Food – Actually very little is needed and as American's we usually eat too much as it is, but something to keep the eating urge down is important. I carry hard candies and instant coffee for snacks, but depending on how much you want to spend on a survival kit, I saw them with complete meals or just energy bars. I think I'd have one good meal for supper and use the energy bars for breakfast and lunch. Just remember what you grab and run with, you'll have carry as well and maybe over some rough land.


First Aid – This is a critical item to have along with your survival kit and I always carry one with me in the field. In fact, everyone who goes into the woods with me also carries a small individual first aid kit to treat minor cuts, scrape, or burns. To me, a survival kit is just not quality survival gear without a good first aid kit. Most of the kits I viewed on line pretty much had first aid kits covered, with the exception I'd add a small tube of triple-antibiotic cream or ointment to any kit.


Signaling Gear – this can be as simple as whistle or if you have the funds, an emergency radio. I'll not get into what needs to be carried, because it all depends on where you'll be attempting to survive, but I'd make sure my kit had a signal mirror, whistle, and some bright international orange material. The basic secret to signaling is being seen, smelled (smoke from your fire), and heard. It's rare rescuers will see, smell, and hear you, all at the same time, but all you want to do is draw their attention to you. You must decide what you need, see if it fits your budget, and then decide to buy it or not. Oh, and cell phones don't always work deep in the woods or following a natural disaster, so don't count on it too much.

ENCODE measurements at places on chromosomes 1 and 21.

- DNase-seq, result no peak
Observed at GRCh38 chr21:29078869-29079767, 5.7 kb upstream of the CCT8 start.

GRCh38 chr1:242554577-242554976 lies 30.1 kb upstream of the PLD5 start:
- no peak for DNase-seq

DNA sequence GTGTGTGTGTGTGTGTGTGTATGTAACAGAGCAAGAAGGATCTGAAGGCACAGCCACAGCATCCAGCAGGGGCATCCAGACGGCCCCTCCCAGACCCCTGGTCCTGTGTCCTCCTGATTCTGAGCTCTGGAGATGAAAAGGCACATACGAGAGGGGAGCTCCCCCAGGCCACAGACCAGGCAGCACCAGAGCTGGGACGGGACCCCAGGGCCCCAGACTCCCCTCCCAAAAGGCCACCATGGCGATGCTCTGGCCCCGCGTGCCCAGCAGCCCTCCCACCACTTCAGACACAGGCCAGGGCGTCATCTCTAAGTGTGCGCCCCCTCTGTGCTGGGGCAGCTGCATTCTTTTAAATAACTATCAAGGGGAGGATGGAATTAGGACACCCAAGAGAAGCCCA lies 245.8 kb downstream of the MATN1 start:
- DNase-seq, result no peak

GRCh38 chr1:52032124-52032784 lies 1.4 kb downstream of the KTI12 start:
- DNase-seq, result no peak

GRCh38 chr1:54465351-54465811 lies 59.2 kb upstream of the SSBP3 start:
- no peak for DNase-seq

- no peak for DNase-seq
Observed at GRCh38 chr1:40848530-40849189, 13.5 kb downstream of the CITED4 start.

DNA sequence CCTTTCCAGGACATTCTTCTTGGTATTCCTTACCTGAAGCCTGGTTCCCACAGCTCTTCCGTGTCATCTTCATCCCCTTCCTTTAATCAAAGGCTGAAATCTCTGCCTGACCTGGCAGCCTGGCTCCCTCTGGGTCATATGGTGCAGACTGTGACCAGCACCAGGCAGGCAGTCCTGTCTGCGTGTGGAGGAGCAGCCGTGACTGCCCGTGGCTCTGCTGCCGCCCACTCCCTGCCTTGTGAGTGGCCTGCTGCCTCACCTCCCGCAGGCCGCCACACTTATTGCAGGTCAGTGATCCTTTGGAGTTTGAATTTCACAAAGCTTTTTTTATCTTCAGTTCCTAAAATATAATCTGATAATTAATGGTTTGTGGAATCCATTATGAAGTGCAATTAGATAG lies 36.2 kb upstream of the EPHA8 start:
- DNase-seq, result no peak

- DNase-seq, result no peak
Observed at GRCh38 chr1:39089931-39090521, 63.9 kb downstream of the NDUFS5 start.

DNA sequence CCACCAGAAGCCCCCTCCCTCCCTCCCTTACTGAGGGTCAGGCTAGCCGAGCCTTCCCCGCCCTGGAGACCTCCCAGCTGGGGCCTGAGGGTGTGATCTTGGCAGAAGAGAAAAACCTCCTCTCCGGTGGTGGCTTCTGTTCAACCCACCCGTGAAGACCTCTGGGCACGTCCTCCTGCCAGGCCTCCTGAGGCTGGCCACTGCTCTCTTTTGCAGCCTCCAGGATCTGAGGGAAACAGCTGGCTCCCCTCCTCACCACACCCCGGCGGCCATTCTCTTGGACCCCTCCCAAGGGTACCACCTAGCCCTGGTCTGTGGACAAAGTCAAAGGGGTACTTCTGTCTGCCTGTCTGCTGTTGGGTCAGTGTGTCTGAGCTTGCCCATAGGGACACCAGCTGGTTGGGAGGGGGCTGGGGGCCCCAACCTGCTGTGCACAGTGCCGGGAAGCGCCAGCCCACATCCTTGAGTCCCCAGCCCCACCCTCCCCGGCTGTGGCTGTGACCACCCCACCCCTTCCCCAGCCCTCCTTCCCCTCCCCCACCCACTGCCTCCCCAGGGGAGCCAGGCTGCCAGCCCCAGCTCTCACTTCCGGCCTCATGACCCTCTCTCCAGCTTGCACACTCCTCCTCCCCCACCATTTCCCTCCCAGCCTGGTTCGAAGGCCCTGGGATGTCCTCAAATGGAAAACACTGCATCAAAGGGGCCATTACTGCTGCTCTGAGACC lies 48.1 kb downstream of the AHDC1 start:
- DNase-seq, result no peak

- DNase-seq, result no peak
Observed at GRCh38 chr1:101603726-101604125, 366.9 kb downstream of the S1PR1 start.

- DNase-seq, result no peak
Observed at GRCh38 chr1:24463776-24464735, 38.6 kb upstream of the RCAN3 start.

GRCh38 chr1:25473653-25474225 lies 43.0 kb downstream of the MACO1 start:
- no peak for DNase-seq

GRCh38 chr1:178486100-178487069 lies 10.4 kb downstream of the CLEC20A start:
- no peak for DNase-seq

Comfort Items – dry socks, candles for light at night, sleeping bags, AM/FM radio, backpacks, or portable stoves. While they're nice to have, you can survive without them, provided you have the other items I've listed. As I said earlier, you may have to carry the survival pack, so consider weight -- it's an important issue.


Remember, commercial survival kits come is various sizes and weight, so it's important for you to decide where is the kit to be used (home or grab and run). Cost is also an issue for most of us, so purchase the best survival gear you can, while still getting quality items. Make sure the kit has gear for a shelter construction, fire making, water, food, quality first aid kit, signaling, and few comfort items. In closing, remember in most survival situations the survivors are rescued within 48 hours, but longer periods are not unknown. Carry the best survival gear you can afford, it's you and you're families life assurance policy.


commercial survival kits

Gary Benton has over 45 years of outdoor experience in camping, hiking, fishing, and other activities. He's no armchair survival man, he's walked the walk from the arctic to the desert and all the area in between. Gary has an associates degree in Search and Rescue, Survival Operations, a B.S. in Industrial Occupational safety, and all but his thesis completed for a M.S. in Counseling Psychology.